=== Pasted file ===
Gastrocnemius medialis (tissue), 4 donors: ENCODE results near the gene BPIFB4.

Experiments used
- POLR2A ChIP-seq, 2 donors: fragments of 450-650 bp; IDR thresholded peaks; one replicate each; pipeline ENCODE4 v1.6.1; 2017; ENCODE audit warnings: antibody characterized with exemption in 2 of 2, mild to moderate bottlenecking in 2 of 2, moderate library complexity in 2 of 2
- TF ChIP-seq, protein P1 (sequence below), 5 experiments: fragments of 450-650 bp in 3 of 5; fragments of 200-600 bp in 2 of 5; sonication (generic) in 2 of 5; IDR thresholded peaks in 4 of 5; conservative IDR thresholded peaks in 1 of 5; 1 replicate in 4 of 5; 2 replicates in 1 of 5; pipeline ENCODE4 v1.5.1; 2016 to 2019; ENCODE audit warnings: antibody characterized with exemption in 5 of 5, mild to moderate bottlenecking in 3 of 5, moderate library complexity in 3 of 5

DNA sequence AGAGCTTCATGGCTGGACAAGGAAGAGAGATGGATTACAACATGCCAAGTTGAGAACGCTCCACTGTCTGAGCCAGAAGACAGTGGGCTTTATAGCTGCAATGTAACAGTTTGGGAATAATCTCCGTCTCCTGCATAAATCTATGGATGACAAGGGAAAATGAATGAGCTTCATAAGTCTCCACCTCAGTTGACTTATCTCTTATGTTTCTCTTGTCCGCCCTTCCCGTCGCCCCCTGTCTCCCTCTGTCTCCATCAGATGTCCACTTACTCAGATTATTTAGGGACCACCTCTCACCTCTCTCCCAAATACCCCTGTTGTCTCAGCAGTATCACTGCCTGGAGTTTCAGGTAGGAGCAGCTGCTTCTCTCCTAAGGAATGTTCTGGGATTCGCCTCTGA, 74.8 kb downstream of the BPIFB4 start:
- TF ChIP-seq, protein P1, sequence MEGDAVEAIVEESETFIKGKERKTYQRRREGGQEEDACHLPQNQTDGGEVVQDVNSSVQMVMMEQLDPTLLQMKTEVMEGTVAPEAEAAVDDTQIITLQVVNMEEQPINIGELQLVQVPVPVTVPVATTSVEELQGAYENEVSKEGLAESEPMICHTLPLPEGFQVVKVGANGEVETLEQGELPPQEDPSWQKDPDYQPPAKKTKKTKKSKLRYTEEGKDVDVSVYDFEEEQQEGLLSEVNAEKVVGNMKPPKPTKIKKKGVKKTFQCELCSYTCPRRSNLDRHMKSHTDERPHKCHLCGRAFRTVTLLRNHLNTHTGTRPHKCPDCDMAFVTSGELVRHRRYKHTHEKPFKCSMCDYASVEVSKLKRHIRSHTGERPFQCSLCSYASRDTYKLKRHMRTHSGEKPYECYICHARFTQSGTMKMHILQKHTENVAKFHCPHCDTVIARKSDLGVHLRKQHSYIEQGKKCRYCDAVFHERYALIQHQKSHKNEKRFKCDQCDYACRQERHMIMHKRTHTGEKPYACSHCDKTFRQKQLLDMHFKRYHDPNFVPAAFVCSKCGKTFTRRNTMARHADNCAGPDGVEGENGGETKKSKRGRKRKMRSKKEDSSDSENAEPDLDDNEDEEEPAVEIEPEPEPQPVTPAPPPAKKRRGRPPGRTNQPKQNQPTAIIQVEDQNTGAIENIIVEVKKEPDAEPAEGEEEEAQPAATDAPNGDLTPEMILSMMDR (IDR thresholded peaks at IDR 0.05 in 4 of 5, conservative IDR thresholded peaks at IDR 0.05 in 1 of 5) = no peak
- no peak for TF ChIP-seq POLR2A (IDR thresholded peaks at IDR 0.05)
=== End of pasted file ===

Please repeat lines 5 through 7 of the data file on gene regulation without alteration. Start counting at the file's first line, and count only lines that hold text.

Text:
DNA sequence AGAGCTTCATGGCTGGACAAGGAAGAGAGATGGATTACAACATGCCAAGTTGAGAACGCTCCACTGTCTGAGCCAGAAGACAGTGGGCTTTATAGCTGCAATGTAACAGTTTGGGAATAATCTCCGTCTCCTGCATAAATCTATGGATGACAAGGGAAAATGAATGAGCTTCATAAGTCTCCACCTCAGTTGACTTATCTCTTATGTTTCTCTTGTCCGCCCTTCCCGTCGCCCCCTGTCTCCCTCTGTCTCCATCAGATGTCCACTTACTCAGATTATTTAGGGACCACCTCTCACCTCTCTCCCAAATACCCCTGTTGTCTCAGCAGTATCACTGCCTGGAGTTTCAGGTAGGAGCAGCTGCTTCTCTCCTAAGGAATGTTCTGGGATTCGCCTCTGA, 74.8 kb downstream of the BPIFB4 start:
- TF ChIP-seq, protein P1, sequence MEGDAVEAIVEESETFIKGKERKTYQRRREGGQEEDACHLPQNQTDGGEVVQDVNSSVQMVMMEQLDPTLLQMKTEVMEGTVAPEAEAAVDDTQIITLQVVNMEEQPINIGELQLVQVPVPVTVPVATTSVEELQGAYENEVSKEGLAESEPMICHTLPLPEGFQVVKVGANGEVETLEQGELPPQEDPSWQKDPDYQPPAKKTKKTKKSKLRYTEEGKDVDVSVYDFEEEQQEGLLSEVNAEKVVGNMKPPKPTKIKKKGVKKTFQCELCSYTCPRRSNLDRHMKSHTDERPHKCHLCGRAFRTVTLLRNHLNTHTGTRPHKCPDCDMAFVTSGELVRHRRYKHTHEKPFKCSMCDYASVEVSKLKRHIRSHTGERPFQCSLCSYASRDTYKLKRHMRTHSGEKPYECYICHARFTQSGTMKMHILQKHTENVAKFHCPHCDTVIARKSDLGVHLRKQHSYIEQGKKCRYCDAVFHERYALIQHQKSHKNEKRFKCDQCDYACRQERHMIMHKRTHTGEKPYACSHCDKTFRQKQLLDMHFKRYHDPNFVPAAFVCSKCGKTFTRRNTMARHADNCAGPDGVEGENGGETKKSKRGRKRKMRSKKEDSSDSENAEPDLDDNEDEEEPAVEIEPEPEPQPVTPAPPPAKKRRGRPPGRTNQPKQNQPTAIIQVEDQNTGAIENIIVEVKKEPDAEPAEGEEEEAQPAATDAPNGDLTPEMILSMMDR (IDR thresholded peaks at IDR 0.05 in 4 of 5, conservative IDR thresholded peaks at IDR 0.05 in 1 of 5) = no peak
- no peak for TF ChIP-seq POLR2A (IDR thresholded peaks at IDR 0.05)